You may be mid-career and saving for retirement or getting ready to jump into a retired lifestyle. Whatever stage you’re in, any tax consultant or financial advisor will tell you, “the best time to plan for that eventuality is now.” This is especially important in the current U.S. tax transition period, as we continue to learn more about the newly legislated changes and how they will impact tax liabilities for retirees. So, even if you’ve already got your ducks in a row and are on track with your retirement goals, reassessing and reanalyzing your numbers is a good idea to ensure proper management of your nest egg in any economic environment.
In general, one can expect their income, expenses and taxes to look quite different upon retiring, thus, requiring a new set of considerations, and perhaps lifestyle adjustments. Below are some areas to be aware of in order to maximize your retirement dollars and avoid taxes that can potentially diminish your hard-earned savings and other assets.
It is wise to have an idea of your retirement budget, as well as your assets and income sources before it is actually time to retire. Keep in mind that several things will inevitably change, such as income, allowable deductions, possible increase in medical and other expenses, etc. This will differ for each person, so there is no one-size-fits-all plan. There is one rule of thumb, however, and that is to carefully choose which source of cash to access to fund retirement. Have an idea of the money sources you have and what the tax impact would be depending on which bucket or source you choose.
Social Security and Other Income
Depending on your taxable income during retirement, Social Security benefits may, in fact, be taxed. While taking on an extra job may give you some added cash, the additional cashflow could be reduced by being subject to taxation. Check the allowable income limit based on your gross adjusted income (GAI) to understand this delicate balance. Of course, more money is always a good thing so you may opt to keep working and simply pay the tax owed after withholdings are taken out.
Because medical deductions could be limited in certain retirement scenarios, you may need to grab extra cash from your retirement account. For example, if you go to the doctor regularly and have $10,000 of medical costs, along with a modified adjusted gross income (AGI) of $50,000, a portion of your medical deductions will not be deductible if you itemize your personal deductions. (The disallowed amount will be 10% of your AGI, or in this scenario, the first $5,000.)
Retirement Account Distributions
By law, individuals must start taking mandatory retirement account distributions once they turn 70-1/2 years old and these distributions are subject to tax. There are currently ways to reduce such taxes, for example, by donating the required distribution amount to a favorite charitable organization (unless, of course, you need the cash to live on). One could also utilize their required minimum distribution (RMD) to cover their estimated income tax payments for the year. A taxpayer can draw their RMD in December and request that the withholding on their RMD be sufficient enough to cover their estimated tax payments for the year. The IRS will apply the withholding equally across the four quarters, even though it was not remitted until December. This will allow the taxpayer to defer the outgoing cashflow related to the estimated payments for most of the year.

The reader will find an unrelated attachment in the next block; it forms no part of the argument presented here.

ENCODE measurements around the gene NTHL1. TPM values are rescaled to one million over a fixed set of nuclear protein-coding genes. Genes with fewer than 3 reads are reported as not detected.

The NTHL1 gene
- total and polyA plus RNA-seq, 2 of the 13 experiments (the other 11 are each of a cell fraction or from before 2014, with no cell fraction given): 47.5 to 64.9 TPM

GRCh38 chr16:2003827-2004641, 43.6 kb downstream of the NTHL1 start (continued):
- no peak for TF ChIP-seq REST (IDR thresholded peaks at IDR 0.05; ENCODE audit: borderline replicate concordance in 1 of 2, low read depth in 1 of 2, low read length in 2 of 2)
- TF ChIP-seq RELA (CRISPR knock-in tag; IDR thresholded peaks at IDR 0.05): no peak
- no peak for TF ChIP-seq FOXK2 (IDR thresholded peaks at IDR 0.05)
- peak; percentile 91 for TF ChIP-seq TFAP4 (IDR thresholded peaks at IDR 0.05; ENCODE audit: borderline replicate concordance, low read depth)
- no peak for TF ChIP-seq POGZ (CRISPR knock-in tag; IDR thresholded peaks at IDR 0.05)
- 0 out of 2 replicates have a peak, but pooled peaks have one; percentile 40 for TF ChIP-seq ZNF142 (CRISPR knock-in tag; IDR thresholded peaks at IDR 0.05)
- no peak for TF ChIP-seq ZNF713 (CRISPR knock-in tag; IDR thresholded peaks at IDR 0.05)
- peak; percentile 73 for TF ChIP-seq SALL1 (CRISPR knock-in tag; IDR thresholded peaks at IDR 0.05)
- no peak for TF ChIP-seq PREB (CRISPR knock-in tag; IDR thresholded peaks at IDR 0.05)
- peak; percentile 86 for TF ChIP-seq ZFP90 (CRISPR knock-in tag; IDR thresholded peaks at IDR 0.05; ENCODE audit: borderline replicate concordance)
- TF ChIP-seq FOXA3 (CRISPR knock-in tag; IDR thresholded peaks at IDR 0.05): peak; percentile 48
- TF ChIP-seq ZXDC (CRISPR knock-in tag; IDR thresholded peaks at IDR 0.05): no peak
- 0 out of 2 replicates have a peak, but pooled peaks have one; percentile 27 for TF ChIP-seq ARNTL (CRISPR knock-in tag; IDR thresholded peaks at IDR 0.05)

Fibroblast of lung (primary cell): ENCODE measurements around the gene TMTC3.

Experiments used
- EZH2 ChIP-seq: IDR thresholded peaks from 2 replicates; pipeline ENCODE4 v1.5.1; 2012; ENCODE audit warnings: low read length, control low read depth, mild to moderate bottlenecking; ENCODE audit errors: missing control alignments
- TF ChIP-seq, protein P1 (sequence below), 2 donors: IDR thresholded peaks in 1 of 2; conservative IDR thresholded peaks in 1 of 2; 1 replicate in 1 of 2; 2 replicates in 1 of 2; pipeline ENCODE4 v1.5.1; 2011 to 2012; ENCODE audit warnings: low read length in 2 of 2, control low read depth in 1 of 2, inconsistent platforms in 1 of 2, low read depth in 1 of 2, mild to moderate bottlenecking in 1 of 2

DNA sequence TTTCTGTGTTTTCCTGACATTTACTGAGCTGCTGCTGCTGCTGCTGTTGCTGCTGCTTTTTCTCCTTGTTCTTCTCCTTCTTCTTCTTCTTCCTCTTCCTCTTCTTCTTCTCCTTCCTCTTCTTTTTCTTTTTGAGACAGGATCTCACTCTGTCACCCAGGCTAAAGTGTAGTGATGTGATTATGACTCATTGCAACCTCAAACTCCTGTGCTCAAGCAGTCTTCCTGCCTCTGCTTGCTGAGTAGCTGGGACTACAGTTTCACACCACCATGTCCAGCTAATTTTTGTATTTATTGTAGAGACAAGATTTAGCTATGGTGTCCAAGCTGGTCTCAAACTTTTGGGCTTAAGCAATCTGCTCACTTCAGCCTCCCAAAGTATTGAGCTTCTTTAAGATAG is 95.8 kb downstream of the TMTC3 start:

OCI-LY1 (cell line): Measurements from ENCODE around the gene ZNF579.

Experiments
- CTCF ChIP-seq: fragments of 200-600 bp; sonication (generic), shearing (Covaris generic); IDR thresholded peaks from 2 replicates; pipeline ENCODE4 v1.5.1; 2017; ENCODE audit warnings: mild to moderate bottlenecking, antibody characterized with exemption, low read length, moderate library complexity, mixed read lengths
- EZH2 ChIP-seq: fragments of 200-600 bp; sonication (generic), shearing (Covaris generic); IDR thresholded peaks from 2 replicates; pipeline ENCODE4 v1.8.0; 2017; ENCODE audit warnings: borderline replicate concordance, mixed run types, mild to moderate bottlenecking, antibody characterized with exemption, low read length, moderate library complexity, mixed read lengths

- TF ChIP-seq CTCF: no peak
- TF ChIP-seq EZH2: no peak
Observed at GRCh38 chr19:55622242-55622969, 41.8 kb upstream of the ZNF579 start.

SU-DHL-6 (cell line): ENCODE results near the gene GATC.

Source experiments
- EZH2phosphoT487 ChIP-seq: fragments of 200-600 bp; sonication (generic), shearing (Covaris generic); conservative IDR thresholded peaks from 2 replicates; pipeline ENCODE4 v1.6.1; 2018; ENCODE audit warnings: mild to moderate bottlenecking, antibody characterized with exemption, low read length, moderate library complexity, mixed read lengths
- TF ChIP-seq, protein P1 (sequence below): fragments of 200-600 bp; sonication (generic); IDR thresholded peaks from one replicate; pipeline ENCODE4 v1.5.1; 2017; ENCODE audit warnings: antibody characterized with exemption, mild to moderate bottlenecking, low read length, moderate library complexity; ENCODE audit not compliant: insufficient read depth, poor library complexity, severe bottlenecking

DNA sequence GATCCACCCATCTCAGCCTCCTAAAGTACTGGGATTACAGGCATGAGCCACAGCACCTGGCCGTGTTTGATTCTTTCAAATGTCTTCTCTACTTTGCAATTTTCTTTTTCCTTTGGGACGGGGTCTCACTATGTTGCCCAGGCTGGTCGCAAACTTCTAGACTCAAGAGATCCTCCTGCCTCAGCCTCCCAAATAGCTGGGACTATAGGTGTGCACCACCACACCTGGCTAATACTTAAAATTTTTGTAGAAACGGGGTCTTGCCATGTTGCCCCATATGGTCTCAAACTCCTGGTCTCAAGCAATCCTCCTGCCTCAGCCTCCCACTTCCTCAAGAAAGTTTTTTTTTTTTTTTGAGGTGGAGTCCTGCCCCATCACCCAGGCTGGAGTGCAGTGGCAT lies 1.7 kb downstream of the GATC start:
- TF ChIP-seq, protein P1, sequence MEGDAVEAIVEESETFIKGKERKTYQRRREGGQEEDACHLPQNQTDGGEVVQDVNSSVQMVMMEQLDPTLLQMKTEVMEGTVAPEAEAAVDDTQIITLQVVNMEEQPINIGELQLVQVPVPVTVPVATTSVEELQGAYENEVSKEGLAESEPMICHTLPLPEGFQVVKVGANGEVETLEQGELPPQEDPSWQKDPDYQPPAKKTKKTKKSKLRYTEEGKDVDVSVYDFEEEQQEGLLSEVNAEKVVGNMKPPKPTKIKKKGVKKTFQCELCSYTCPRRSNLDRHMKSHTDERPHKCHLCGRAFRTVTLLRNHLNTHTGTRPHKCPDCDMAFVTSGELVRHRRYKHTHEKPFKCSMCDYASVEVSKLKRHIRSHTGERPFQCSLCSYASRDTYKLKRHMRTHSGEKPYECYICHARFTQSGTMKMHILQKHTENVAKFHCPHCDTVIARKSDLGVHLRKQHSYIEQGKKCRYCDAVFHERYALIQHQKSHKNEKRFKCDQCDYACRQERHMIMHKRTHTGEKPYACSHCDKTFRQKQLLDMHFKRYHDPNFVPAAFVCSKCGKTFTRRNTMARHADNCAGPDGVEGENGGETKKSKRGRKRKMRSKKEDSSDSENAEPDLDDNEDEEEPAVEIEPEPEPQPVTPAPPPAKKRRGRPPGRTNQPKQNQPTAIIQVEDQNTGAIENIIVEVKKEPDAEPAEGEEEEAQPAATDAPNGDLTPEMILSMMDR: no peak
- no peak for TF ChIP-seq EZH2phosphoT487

Home Costs vs. Sale of Home
Many retirees have enjoyed the same home over the years, but in retirement may find it a hardship to keep up with the property taxes, repairs, etc. When deciding to sell the house or remain in it during retirement, consider the amount (and source) of cash needed and determine if that is still affordable. Downsizing and selling the house could have tax implications; particularly if the home has significantly appreciated in value, which may affect your decision, lest you get hit with an unexpected big tax bite.
Estate tax is another area that is uncertain. If you have or expect to have a sizable estate, you could be looking at a 40% tax on your assets upon your death. The tax is assessed on an estate whose value is in excess of the exclusion amount. For 2018, the basic exclusion amount is $11,180,000. Estate tax planning in advance for money you may inherit or may leave to the next generation is an important part of planning for retirement.
Preparation is key. Proper planning can help reduce income taxes in your retirement years. We all need to be prepared for change more than ever. Unfortunately, retirees may get hit harder, like ending up in a higher tax bracket or facing unexpected estate taxes. Consulting with a professional CPA or financial advisor before retiring will help structure your assets and income to go a longer way in retirement years to come.